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Avianca LifeMiles has a Thanksgiving week sale that’s offering a 140% bonus when buying miles, reducing the cost of buying their miles to 1.375cpp. There are no bonus tiers with this promotion – you’ll get a 140% bonus regardless of whether you buy 1,000 or 200,000 miles.
Edit: Based on a comment below, it looks like the bonus is variable and so the offer is targeted. Check your emails to see if you’ve received a different bonus.
- Buy LifeMiles and get a 140% bonus.
- Direct link to offer.
- Expires November 26, 2018.
- Minimum 1,000 miles, maximum 200,000 miles.
Avianca frequently sells LifeMiles with a bonus and 140% is one of the best rates that gets offered. This means you can pick up LifeMiles at a cost of 1.375cpp which might make more sense than transferring from American Express now that they’re a transfer partner of Membership Rewards.
As mentioned above, you can buy anything from 1,000 to 200,000 LifeMiles, but be aware that they have an annual limit on purchased miles. That means if you’ve purchased LifeMiles already this year, there might be restrictions on how many more you can buy (you’ll receive a warning when checking out if that’s the case).
I’m not an expert when it comes to redeeming LifeMiles, but Nick and Greg have both written about some of the value you can get by using them. See Avianca LifeMiles award chart changes and Avianca LifeMiles’ awesome mixed-cabin award pricing. First Class for less.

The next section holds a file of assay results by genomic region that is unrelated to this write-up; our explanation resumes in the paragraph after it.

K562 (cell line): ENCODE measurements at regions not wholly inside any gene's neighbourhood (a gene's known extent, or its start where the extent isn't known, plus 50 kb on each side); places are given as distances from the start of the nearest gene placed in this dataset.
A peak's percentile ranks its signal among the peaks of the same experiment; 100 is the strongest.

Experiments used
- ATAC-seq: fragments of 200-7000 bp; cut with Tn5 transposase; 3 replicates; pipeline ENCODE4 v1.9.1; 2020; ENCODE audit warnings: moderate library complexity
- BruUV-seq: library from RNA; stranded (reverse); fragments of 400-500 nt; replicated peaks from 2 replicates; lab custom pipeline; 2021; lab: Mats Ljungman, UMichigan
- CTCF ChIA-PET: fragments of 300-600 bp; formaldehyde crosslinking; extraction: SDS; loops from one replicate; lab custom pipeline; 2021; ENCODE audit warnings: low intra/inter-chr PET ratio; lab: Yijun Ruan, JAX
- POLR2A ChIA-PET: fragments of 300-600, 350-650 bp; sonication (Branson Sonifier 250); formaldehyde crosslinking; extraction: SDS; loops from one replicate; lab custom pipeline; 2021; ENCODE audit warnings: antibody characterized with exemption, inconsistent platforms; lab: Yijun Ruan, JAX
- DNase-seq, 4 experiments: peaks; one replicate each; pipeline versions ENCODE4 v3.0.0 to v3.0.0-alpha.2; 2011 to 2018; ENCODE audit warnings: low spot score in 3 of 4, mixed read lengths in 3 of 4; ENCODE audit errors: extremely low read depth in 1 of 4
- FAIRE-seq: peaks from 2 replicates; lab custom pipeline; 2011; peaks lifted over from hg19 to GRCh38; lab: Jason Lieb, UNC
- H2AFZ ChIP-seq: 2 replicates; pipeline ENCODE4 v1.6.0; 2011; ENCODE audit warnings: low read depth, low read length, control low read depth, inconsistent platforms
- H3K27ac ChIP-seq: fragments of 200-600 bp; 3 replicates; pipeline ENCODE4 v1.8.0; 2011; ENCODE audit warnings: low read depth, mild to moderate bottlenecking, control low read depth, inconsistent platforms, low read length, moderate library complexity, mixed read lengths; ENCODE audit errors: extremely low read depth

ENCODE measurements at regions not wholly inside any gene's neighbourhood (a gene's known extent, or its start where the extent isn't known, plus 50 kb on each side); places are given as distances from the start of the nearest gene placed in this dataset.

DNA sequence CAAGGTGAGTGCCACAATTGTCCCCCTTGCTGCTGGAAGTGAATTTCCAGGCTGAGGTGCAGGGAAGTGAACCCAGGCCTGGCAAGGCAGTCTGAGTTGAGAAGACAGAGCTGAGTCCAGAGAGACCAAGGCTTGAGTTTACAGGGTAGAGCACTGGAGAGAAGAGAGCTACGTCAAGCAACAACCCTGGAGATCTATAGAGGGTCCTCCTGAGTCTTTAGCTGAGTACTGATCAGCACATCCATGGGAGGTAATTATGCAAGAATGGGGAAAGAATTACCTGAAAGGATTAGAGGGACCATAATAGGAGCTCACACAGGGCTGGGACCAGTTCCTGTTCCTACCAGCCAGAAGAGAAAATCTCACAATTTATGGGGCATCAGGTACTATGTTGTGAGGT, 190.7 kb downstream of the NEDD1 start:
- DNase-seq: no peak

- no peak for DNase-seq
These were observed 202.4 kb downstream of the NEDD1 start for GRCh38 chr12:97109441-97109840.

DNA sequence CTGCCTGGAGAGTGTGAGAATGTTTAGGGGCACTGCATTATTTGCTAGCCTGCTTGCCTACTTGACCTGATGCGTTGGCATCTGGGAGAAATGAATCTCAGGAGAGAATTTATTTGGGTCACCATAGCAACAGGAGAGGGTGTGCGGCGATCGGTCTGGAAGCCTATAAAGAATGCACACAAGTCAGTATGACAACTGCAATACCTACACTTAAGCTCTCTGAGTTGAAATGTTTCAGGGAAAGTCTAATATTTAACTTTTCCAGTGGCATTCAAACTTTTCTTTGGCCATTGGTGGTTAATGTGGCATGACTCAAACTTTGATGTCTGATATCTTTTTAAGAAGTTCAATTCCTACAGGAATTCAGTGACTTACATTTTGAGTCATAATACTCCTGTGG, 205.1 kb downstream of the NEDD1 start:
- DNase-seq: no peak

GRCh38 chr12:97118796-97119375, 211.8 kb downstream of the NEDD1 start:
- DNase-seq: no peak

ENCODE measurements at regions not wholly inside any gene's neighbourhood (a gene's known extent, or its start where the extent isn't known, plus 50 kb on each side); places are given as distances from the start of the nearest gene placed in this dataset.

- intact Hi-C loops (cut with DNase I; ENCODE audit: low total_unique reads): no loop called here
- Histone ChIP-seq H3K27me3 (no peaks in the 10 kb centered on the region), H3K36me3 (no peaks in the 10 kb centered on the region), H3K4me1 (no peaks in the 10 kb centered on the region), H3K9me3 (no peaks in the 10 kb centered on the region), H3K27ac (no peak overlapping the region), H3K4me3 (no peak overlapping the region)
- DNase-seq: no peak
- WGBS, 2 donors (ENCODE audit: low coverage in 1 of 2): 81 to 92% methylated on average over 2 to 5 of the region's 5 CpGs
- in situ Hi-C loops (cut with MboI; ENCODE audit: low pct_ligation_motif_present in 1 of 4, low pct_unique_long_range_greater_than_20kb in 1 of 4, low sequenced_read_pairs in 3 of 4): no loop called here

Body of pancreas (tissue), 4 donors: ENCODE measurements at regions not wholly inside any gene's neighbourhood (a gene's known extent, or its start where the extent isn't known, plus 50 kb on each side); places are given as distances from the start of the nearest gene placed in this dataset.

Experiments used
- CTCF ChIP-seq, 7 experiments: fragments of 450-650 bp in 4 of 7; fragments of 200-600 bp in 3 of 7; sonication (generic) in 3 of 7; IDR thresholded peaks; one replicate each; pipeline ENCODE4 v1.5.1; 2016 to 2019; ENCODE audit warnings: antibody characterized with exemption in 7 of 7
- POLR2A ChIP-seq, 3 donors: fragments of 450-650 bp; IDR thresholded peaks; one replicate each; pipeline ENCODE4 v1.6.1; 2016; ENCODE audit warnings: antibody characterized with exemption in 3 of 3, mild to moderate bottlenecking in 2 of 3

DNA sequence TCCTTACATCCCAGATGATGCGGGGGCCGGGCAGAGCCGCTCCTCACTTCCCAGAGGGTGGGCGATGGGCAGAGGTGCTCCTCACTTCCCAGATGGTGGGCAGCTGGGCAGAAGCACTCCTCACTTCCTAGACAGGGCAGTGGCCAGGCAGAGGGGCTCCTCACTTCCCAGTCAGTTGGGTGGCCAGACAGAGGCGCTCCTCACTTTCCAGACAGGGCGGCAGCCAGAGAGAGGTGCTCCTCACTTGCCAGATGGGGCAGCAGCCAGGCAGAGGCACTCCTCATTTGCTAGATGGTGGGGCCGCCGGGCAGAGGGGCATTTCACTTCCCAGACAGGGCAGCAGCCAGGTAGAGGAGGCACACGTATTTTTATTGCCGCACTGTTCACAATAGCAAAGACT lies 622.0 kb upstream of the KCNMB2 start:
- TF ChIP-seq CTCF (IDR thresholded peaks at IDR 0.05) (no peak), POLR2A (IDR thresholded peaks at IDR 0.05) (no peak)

In that latter post, Greg shared how adding an economy flight to a business or first class flight can reduce the overall award cost due to the way LifeMiles calculates their awards. He gave the example of flying Chicago to Tokyo in First Class, then Tokyo to Johannesburg in Economy which he calculated would cost less than 64,000 LifeMiles.
With this 140% bonus, you could purchase 54,000 LifeMiles for $1,782 which would mean you’d end up with 129,600 miles.
That would mean two people could effectively fly that route for $891 per person one way. That’s great value given the distance covered and the fact that the first leg would be in First Class, although it does need to be weighed against the long leg from Japan to South Africa in Economy.